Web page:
Haematoxylin, hematoxylin, Natural Black 1, or C.I. 75290 is extracted from the bark of the logwood tree. When oxidized it forms haematein, a compound that forms strongly colored complexes with certain metal ions, notably Fe(III) and Al(III) salts. Metal-haematein complexes are used to stain cell nuclei prior to examination under a microscope. Structures that stain with iron- or aluminium-haematein are often called basophilic, even though the mechanism of the staining is different from that of staining with basic dyes.
Haematoxylin and eosin stain is one of the most commonly used stains in histology. It is a permanent stain as opposed to temporary stains (e.g. iodine solution in KI).
Other common stain is phosphotungstic acid haematoxylin, a mix of haematoxylin with phosphotungstic acid.
In 1970s, due to clear felling of forests in Brazil and Central America, there was a shortage of logwood and therefore of haematoxylin. Its price went to record heights, which affected the cost of diagnostic histopathology, and prompted a search for alternative nuclear stains. Before the use of any alternatives became firmly established, haematoxylin returned to the market, though at a higher price, and resumed its place in histopathology. There were several dyes recommended as replacements: Celestine blue B (CI 51050), Gallocyanin (CI 51030), Gallein (CI 45445) and Solochrome cyanin (CI 43820). All four used Fe(III) as the mordant. Another alternative is the red dye brazilin, which differs from haematoxylin by only one hydroxyl group.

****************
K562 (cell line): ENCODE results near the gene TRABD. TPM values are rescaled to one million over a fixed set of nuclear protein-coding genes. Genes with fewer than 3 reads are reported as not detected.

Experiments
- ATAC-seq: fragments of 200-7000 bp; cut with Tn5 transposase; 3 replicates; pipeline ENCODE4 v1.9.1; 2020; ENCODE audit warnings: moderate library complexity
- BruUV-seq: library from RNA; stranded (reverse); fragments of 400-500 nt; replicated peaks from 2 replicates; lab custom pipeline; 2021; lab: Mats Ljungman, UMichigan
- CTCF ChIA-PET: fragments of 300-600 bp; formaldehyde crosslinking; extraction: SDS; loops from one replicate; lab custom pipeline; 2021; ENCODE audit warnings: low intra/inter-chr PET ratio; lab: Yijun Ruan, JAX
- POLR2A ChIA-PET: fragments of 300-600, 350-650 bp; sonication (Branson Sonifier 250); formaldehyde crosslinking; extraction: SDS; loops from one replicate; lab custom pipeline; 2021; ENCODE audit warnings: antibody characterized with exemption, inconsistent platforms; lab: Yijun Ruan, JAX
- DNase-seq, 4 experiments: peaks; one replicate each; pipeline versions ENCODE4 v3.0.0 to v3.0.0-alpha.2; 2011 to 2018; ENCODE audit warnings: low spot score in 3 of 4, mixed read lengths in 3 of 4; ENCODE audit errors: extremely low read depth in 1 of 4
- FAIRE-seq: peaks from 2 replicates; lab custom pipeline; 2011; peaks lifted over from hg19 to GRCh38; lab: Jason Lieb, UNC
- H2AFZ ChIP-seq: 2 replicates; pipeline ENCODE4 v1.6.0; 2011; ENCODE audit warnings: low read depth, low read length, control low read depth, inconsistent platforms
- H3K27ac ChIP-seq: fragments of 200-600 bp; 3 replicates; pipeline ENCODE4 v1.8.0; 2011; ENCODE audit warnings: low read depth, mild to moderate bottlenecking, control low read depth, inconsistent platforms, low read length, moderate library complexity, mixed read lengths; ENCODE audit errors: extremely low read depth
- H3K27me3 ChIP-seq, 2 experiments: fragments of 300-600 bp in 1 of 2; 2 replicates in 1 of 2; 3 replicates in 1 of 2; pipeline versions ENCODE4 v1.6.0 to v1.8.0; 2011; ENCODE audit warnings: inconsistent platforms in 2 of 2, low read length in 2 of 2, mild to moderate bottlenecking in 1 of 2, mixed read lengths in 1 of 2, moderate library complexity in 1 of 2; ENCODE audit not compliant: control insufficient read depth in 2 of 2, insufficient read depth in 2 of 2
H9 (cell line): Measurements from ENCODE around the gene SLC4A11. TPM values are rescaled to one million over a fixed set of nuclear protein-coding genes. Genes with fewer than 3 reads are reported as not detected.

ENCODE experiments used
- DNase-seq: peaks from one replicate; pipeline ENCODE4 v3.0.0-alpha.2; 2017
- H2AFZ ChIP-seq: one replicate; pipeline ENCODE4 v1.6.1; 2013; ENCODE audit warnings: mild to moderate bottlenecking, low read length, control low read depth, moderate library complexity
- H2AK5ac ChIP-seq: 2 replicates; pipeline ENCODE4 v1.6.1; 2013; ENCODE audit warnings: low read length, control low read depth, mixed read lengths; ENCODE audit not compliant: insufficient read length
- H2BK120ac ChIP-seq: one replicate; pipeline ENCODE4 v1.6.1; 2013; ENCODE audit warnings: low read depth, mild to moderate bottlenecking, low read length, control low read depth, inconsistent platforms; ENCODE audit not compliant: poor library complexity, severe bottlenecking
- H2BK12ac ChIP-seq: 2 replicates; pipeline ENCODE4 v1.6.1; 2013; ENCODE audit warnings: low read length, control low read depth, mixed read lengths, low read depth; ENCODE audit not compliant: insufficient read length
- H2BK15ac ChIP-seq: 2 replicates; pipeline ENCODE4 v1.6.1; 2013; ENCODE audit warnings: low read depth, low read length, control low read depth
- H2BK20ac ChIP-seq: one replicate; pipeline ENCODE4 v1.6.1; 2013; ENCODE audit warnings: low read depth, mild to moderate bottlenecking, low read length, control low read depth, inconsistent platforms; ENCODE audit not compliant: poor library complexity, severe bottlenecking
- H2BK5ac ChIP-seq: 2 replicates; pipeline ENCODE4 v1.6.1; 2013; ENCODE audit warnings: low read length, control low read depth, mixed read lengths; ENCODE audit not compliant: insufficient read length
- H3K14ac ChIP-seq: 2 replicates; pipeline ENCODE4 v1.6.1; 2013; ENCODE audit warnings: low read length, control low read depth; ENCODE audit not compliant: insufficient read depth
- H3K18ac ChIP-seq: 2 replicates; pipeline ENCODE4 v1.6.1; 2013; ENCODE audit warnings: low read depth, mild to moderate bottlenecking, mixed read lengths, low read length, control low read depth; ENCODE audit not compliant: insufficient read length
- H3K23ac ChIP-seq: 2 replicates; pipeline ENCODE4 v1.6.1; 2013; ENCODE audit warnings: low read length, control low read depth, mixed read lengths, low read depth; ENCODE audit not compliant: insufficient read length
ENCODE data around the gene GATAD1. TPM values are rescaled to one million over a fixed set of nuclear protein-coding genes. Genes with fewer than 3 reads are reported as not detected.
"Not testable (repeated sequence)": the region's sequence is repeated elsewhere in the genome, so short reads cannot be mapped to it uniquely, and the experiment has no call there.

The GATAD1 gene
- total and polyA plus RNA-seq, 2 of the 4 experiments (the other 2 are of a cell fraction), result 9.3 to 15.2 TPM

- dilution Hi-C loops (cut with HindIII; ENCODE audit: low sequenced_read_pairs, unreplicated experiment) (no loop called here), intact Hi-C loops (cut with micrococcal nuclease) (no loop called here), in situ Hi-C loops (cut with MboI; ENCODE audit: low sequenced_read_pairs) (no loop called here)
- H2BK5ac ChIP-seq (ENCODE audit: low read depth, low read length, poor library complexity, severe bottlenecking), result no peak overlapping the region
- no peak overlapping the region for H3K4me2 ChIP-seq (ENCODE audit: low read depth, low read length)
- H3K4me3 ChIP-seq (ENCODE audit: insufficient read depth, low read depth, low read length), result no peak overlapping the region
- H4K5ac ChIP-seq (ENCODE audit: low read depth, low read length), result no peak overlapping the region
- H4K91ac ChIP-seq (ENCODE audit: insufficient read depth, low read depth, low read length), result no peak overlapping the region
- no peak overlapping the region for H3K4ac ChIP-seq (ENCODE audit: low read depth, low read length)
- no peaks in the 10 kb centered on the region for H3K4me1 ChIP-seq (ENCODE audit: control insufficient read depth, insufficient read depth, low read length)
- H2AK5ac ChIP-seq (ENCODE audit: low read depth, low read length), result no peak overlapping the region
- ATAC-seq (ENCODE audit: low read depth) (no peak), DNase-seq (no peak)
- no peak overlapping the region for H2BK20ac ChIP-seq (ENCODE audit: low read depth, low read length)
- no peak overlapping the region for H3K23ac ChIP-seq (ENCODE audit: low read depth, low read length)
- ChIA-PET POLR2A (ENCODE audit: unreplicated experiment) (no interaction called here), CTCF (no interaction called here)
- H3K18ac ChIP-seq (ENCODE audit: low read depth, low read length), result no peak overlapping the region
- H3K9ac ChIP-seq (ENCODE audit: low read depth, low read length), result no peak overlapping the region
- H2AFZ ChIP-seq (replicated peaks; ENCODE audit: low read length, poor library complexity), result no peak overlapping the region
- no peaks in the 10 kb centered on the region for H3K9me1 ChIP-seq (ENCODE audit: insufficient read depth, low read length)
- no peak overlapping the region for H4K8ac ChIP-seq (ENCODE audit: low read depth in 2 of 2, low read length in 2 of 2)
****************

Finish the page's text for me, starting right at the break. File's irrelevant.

Haematoxylin staining solutions
These stains are commonly employed for histologic studies. The mordants used to demonstrate nuclear and cytoplasmic structures are alum and iron, forming lakes or colored complexes (dye-mordant-tissue complexes), the color of which will depend on the salt used. Aluminium salt lakes are usually colored blue white while ferric salt lakes are colored blue-black.
Aluminium haematoxylin solutions
The three main alum haematoxylin solutions employed are Ehrlich's haematoxylin, Harris's haematoxylin and Mayer's haematoxylin. The name haemalum is preferable to "haematoxylin" for these solutions because haematein, a product of oxidation of haematoxylin, is the compound that combines with aluminium ions to form the active dye-metal complex. Alum haematoxylin solutions impart to the nuclei of cells a light transparent red stain which rapidly turns blue on exposure to any neutral or alkaline liquid.
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